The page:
Johnny Cash might be known as the "Man in Black," but Richard Lewis could definitely take over that same title. Now famous for being Larry David's beloved frenemey on Curb Your Enthusiasm, the monochromatic comic has been deep in the comedy biz since the '70s. After a recent five month hiatus to give his brain a break, Lewis is back where he started: on the standup circuit.
Lewis isn't your basic punchline laden comedy artist. He's too anxious for that. Even after decades as a comic, he still doesn't know what words are going to come out of his mouth. He is the king of rambling for no reason and wouldn't have it any other way. When we chatted with Lewis, all it took was a simple hello for him to break into a full eight minute rant describing his current emotional state that ended with an abrupt, "And I don't know if Curb is coming back." Once we got him used to the idea that there would indeed be questions, Lewis cracked wise about everything from playing himself to being the only Jew on the set of 7th Heaven.
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New Times: I saw you in the Hyundai Elantra Super Bowl Commercial. How did that come up? Were you looking to do a commercial or did they come to you?
Richard Lewis: They called me and asked me to do it, and and then I asked them what it was, because I'm not going to dress up like a hamburger. I saw the storyboard and [Johnny Galecki] is cool. He's on a huge show all over the world. I figured how bad could it be? It's a day's work and pays some of the mortgage, and I knew I could be myself. All they wanted me to do was complain. So I complained for 3 hours and they used one of the lines.
Two years ago I did a commercial with Roseanne -- a snickers commercial. They are fun to do. I don't do a lot of them, but if they ask me, and I can keep my persona and not do anything that would be embarrassing or against my integrity as a comedian, I'll do it. Nothing wrong with being seen by 150 million people in 30 seconds.
Like you said, the commercial focuses on your being a rambler and complainer. Are you sick of people wanting to see you in that role or do you want to keep it that way forever?
I'm not sick of it, it's just what I do. I free associate. My brain works really fast. That's what I do on stage. I ad-lib half the show. Audiences, if they are into me, they will love it. If they are not, they won't. But I can't change who I am, that's my style. I am the same offstage as I am on. I just ramble. I don't know why it happens.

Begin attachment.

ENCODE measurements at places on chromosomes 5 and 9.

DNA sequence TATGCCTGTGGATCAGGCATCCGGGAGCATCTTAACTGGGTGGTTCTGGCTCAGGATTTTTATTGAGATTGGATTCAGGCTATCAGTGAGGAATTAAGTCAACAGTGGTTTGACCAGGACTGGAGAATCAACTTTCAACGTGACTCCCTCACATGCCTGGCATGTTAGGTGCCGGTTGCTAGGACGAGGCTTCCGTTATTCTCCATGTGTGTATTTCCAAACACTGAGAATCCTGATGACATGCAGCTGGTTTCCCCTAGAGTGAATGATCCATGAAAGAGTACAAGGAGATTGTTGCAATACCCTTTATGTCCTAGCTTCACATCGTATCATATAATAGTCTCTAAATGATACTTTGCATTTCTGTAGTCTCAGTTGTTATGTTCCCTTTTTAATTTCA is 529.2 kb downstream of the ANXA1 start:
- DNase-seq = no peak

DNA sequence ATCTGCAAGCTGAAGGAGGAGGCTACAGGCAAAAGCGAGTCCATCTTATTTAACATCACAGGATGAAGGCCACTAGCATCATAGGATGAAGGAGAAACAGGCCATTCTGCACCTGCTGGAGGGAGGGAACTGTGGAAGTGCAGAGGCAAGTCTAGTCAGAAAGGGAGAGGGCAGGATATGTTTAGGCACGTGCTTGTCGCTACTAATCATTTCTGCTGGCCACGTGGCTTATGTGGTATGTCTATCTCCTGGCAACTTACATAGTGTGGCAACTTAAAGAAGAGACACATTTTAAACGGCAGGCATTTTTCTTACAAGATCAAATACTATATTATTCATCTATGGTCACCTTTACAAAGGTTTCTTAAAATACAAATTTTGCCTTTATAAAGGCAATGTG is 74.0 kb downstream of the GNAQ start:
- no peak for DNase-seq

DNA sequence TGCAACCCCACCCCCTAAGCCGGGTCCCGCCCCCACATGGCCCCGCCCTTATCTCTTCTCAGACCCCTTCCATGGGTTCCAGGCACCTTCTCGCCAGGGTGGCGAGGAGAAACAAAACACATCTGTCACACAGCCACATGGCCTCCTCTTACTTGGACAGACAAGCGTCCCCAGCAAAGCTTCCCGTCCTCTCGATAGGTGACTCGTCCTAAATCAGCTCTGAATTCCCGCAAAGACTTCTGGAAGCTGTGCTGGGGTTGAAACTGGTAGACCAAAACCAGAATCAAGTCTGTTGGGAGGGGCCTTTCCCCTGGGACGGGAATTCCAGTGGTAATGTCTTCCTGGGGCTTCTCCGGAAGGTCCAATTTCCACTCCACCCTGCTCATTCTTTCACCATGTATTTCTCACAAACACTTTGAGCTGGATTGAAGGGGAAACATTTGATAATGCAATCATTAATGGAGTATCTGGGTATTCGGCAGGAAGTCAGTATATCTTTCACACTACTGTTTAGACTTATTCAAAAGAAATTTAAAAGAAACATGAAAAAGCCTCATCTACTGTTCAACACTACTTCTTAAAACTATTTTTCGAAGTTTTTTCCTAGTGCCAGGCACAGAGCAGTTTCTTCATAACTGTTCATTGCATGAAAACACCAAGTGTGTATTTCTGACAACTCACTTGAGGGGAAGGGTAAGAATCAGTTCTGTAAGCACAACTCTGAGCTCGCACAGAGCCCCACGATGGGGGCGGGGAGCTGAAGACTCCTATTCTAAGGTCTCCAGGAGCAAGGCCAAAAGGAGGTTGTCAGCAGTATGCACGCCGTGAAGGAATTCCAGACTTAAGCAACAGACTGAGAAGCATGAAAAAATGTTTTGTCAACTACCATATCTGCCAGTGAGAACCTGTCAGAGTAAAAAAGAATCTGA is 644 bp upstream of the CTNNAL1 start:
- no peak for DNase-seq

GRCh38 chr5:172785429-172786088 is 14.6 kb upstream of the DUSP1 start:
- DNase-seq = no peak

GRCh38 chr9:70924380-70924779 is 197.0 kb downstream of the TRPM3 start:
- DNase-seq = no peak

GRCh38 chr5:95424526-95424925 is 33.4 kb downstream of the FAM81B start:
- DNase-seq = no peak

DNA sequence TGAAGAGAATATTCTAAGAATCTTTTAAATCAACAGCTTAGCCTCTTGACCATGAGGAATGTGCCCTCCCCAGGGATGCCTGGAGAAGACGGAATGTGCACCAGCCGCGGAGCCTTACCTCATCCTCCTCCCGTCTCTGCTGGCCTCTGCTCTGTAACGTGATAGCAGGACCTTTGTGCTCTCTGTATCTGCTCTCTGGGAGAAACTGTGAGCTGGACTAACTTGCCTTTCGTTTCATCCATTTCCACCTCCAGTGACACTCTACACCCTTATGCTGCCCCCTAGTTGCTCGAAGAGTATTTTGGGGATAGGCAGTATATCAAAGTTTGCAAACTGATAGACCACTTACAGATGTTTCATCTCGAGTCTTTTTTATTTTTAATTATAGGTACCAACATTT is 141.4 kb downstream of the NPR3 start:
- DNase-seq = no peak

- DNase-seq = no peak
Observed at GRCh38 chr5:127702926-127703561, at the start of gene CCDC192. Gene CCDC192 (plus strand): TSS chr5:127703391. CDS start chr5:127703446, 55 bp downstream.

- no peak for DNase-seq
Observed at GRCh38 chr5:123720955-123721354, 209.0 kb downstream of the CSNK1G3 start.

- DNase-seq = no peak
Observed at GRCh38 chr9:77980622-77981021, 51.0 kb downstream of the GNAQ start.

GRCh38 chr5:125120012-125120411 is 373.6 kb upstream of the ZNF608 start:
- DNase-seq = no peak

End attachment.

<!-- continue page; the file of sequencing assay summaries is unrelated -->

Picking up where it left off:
In doing some research, I came across something I had forgotten about. You played the rabbi on 7th Heaven.
Yeah, that was a trippy ting. I didn't realize at the time anything about the show. When they asked me, all I said was, Would you mind if I ad-lib a little bit?" I was the first Jew to step on that show. Even the dogs started biting me. I had a great time doing it. I got an audience that I certainly wouldn't have had normally. I go through airports and non-Jewish little girls scream, "There's the Jew." A rabbi, I played a rabbi, don't call me a Jew. It was a blast and it is still on now. I will be Rabbi Glass forever. It was one of the nicest family shows every written, I thought and I was proud to be a part of it. It's the opposite of Curb.
What's it like for you to play yourself on Curb Your Enthusiasm? Do you try to do it as bare bones as possible, or are you playing a version of yourself?
It is a very surreal experience to play me. Larry asked me about if I minded because I do like acting, and I do like playing other characters from time to time. My persona knocks me out of a lot of chances but that's okay. Nevertheless, when I would go on set, it was literally being how Larry and I are in person. Of course we want it to be funny and entertaining, but it was exactly how we are. So there is a weird sense of, I'm acting and I'm not acting. So my wife would ask me 'How did it go?' and I would get a little cranky. What do you mean how did it go? We argued over who was paying the check and went home. It could happen tomorrow when we have dinner.
I wasn't acting and neither was he and it was pretty cool. I will never experience anything like that again unless he comes back for a ninth season, which of course I don't know.
What's your favorite kind of sandwich?
My favorite sandwich would probably have to be, if it was really fantastic, a gigantic pastrami sandwich with coleslaw and mustard on rye bread.
Richard Lewis, Fort Lauderdale Improv, February 27 to March 1. Tickets cost $25 plus fees Two drink minumum. Visit improvftl.com for times and to purchase tickets.
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